I laughed through this entire story! It’s another one that really caputres the spirit of ol’ Cajuns. Four Little Old Men by Burton Brodt tells the story of four old men who play bouree together. This one has more fun names, such as “Rigger Moritz.” Like so many of these books, only an adult who has really been exposed to the Cajun lifestyle will completely appreciate all of the humor — but I’m sure the kids would enjoy it, too. Especially if it were being read to them by a parent/grandparent who could guide them through the humor.


Here are some more staples to any collection of Cajun children’s books. Mary Alice Fontenot has written 19 tales of Clovis Crawfish and his friends since 1961. Cecilia Castrill Dartez has written four stories about Jenny Giraffe and her adventures in New Orleans. Elizabeth Moore and Alice Couvillion’s Mimi and Jean-Paul’s Cajun Mardi Gras is a good one, as well.

Martin's Big Words

Being an “ancillary” teacher, I am on the DIBELs team at my school. We DIBELed all of our students on Tuesday, Thursday, and Friday of this past week. And second grade had a grade level planning time on Wednesday afternoon, so us ancillary folk covered their classes so they could meet. So I taught a whopping three of my classes this week and had subs cover them on the other days. I wanted to do a lesson on Dr. Martin Luther King since we celebrated his birthday on Monday. I needed a lesson that would translate well for my subs. We read Martin’s Big Words by Doreen Rapapport and AMAZINGLY illustrated by Bryan Collier. This is a great book that captures the essence of the life of Dr. Martin Luther King, Jr. This book has received many awards, including Caldecott Honor and Coretta Scott King Honor.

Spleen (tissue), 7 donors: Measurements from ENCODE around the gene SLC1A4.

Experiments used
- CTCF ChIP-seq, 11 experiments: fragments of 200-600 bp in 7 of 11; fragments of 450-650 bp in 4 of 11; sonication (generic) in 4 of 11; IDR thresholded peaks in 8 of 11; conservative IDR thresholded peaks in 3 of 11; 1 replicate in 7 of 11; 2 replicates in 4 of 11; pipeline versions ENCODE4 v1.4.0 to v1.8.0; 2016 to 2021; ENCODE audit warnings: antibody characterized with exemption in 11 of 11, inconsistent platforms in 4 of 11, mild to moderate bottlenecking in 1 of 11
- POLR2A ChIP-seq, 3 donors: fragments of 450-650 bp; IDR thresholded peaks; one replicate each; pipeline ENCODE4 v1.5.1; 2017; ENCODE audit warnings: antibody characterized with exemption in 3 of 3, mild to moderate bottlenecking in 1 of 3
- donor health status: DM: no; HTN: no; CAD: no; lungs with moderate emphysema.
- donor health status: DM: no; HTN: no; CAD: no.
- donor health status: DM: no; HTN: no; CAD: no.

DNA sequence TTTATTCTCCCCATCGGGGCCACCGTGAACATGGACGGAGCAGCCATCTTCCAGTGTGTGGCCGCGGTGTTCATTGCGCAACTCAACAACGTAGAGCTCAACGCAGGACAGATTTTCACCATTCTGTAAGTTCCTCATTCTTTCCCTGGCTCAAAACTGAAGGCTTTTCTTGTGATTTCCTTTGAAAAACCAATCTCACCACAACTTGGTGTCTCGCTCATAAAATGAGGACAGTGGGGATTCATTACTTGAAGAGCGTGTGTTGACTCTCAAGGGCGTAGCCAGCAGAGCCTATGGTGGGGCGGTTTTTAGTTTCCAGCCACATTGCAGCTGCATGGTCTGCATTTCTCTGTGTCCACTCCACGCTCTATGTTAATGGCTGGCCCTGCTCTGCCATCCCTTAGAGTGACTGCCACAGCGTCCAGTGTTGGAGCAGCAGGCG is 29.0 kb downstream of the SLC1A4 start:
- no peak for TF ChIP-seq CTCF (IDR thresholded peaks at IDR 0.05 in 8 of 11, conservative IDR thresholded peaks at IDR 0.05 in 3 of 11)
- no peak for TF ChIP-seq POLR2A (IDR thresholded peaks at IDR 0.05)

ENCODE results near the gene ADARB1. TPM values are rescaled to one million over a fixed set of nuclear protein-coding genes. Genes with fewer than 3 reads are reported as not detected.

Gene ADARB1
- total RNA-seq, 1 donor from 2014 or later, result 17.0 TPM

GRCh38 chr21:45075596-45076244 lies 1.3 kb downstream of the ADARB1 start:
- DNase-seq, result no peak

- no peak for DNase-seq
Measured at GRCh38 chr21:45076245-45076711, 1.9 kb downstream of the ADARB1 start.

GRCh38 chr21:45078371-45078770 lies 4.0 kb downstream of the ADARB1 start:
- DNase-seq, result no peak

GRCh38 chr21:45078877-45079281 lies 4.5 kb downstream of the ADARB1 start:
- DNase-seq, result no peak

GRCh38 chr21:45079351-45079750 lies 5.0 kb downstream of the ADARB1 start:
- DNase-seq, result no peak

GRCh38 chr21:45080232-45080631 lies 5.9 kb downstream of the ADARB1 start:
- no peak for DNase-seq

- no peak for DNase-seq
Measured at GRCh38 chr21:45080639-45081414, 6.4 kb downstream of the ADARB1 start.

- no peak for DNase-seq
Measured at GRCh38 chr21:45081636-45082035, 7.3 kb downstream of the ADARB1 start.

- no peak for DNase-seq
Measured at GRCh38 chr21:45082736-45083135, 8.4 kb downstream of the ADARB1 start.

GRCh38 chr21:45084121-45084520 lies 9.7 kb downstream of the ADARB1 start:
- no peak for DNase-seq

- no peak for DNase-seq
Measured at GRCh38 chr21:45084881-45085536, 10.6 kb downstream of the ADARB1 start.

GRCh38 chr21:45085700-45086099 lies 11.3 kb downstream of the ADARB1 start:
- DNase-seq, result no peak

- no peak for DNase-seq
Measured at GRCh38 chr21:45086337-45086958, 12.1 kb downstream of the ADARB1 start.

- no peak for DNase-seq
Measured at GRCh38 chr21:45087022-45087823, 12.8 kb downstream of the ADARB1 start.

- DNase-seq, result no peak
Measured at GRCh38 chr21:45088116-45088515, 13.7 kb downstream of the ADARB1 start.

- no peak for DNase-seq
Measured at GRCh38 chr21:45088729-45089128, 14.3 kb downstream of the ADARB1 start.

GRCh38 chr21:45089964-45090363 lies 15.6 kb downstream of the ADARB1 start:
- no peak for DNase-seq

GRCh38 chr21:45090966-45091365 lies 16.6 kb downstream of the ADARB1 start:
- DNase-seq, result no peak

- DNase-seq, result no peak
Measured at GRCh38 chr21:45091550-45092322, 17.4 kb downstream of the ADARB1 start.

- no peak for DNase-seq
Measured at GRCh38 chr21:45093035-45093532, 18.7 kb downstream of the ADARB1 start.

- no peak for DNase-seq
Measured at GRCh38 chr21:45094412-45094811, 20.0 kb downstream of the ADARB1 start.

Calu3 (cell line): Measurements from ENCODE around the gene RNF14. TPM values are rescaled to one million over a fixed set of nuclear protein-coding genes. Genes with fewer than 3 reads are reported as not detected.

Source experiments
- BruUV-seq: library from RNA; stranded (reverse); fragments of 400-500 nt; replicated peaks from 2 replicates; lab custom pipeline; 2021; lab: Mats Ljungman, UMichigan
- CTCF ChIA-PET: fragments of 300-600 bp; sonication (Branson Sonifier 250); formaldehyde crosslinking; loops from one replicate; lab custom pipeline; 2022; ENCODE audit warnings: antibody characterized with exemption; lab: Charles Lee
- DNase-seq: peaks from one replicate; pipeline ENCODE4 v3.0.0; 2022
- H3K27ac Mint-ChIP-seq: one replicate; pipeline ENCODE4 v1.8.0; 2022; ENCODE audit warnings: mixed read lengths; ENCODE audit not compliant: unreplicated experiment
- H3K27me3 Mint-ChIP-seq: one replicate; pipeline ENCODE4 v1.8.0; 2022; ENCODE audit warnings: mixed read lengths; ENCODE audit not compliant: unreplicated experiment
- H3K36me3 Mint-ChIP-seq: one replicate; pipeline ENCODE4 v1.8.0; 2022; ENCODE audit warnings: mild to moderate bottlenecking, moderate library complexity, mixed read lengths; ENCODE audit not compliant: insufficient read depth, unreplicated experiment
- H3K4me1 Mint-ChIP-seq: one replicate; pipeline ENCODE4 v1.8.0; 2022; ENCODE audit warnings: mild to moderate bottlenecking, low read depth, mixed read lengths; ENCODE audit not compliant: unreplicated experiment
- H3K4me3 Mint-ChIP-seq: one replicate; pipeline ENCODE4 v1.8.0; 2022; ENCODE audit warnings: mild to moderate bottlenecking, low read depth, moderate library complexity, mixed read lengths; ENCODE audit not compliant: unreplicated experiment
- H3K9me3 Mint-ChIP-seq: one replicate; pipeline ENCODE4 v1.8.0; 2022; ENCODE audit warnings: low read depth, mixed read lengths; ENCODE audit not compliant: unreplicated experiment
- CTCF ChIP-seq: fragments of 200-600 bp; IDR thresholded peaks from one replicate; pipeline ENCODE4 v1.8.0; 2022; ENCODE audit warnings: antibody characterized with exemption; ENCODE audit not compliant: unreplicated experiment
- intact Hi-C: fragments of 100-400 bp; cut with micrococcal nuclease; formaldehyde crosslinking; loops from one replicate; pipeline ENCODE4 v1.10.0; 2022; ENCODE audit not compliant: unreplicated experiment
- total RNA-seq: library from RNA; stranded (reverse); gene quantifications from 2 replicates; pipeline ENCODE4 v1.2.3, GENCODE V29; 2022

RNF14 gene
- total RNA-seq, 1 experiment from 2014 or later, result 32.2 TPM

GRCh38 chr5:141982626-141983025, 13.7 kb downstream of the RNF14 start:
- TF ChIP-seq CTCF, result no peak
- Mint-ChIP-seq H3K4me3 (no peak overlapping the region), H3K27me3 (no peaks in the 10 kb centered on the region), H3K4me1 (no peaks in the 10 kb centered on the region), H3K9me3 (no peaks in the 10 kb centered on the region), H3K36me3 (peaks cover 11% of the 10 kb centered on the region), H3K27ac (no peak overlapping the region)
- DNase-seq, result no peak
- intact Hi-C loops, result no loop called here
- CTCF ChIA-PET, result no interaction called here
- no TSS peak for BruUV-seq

After reading and discussing the story, we made a collage of words that come to mind when thinking of MLK.

It wraps all the way around my desk, and I really love it! They did a great job with their big words.

This is going to be a very busy week – really getting my Take One! lesson ready to video and the first week of our school Book Club.

Library Manners and AR Review

I’m blogging at home on a Friday morning because school is canceled today due to “potential severe weather.” I’m extrememly bummed out since this was going to be the only week that I would see all of my classes for the entire month of January, but I guess that’s life. I’m taking it as a chance to finish Hotel on the Corner of Bitter and Sweet for Sunday’s book club meeting. I should really take this opportunity to get myself on the Take One! National Board train, but sushi lunch or dinner with my college BFF sounds more appealing. We shall see how the day goes!